The effect of the T.C.J.A. continues to be encountered in unexpected ways during the second year after its enactment. Examples are the final and proposed G.I.L.T.I. regulations (the "2019 Final G.I.L.T.I. Regulations" and the "2019 Proposed G.I.L.T.I. Regulations") issued by the I.R.S. earlier this year in an attempt to bring order out of the chaos created by proposed G.I.L.T.I. regulations released in September 2018 (the "2018 Proposed G.I.L.T.I. Regulations").
This article discusses the approaches to be followed when determining those U.S. Persons that are considered to be U.S. Shareholders for G.I.L.T.I. and Subpart F purposes when a domestic partnership is a shareholder in a controlled foreign corporation. For those who follow the debate of whether a partnership is an aggregate of the partners or an entity that is separate from the partners, chalk up a victory to the proponents of the aggregate approach.
PARTNERSHIPS: AGGREGATE OR ENTITY FOR SUBPART F INCLUSION PRIOR TO THE T.C.J.A.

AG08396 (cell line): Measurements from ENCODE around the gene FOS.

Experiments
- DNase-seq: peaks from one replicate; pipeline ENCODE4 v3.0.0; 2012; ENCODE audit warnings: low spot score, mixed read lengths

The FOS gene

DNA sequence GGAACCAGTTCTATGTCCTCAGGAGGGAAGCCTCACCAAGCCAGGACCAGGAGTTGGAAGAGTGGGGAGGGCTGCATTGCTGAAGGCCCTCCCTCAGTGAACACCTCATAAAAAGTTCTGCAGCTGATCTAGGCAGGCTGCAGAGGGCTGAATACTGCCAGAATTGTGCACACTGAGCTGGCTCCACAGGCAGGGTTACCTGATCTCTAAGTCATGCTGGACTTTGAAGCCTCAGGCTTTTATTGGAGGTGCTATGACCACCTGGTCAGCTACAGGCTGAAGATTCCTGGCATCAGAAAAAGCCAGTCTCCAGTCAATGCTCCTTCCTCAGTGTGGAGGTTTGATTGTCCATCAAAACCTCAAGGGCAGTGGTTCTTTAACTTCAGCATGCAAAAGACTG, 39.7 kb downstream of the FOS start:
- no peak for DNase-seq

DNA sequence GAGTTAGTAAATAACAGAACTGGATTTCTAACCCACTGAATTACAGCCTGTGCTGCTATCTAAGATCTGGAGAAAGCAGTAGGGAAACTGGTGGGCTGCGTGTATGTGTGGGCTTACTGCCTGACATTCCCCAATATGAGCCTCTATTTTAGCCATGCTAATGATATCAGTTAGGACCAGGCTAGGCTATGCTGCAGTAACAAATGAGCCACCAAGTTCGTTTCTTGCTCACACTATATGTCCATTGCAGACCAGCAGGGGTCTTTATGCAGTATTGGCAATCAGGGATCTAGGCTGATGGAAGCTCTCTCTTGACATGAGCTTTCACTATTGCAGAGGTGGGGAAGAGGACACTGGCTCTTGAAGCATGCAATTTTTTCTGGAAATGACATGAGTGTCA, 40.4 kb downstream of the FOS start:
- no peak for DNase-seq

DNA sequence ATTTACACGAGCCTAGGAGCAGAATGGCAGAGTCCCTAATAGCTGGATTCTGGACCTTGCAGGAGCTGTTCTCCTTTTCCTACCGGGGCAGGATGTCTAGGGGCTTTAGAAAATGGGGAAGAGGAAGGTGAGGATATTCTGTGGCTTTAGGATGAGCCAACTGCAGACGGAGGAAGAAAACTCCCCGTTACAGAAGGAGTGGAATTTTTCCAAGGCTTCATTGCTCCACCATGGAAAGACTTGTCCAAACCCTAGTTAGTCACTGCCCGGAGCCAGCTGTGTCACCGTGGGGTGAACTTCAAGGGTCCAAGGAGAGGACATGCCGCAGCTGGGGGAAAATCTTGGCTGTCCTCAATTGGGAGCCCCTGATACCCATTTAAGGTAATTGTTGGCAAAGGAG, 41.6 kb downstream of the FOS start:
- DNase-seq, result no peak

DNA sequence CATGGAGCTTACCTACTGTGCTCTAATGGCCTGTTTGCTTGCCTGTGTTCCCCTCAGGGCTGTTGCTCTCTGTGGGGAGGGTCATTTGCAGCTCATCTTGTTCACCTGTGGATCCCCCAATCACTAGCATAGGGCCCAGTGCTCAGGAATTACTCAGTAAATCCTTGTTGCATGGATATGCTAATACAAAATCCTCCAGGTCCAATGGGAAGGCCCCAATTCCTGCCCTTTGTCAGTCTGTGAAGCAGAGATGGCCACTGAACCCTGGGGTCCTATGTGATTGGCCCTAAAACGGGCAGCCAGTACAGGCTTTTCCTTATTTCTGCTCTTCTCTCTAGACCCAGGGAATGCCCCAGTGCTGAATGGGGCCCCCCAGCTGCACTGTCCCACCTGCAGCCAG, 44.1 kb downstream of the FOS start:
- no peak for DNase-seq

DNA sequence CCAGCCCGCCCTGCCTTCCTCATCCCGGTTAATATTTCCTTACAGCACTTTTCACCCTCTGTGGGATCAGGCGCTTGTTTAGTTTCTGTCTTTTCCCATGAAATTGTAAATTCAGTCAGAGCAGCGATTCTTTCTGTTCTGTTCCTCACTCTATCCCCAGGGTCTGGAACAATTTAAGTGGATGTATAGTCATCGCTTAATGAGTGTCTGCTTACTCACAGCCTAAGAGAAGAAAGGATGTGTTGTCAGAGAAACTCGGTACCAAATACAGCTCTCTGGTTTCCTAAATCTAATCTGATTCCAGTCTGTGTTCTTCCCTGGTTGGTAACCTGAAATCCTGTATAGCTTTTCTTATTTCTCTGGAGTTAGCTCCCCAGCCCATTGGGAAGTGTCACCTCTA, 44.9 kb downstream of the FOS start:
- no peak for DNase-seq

Depending on the operative Code section, a partnership can treated either as an entity that is distinct and separate from its partners ("entity approach") or as an aggregate of all partners, meaning that each partner takes into account a pro rata share of each tax item on the tax return filed by that partner ("aggregate approach").
Prior to the newly proposed G.I.L.T.I. regulations, the approach to identify a U.S. Shareholder of a controlled foreign corporation ("C.F.C.") in the context of an investor partnership depended on whether the investor partnership was domestic or foreign. For Subpart F purposes, a domestic partnership was treated as an entity separate and distinct from its partners, and the partnership – not the partners – was treated as the owner of partnership assets including the stock in a foreign corporation. As a result, each partner of the partnership included a distributive share of the partnership's Subpart F inclusion, even if the partner held less than a 10% indirect interest in the C.F.C. Each U.S. member of the domestic partnership would pay tax on the amount included in that member's distributive share of the Subpart F Income. Each foreign member of the partnership would be taxed only in the rare event that the Subpart F Income constituted effectively connected income.
The content of this article is intended to provide a general guide to the subject matter. Specialist advice should be sought about your specific circumstances.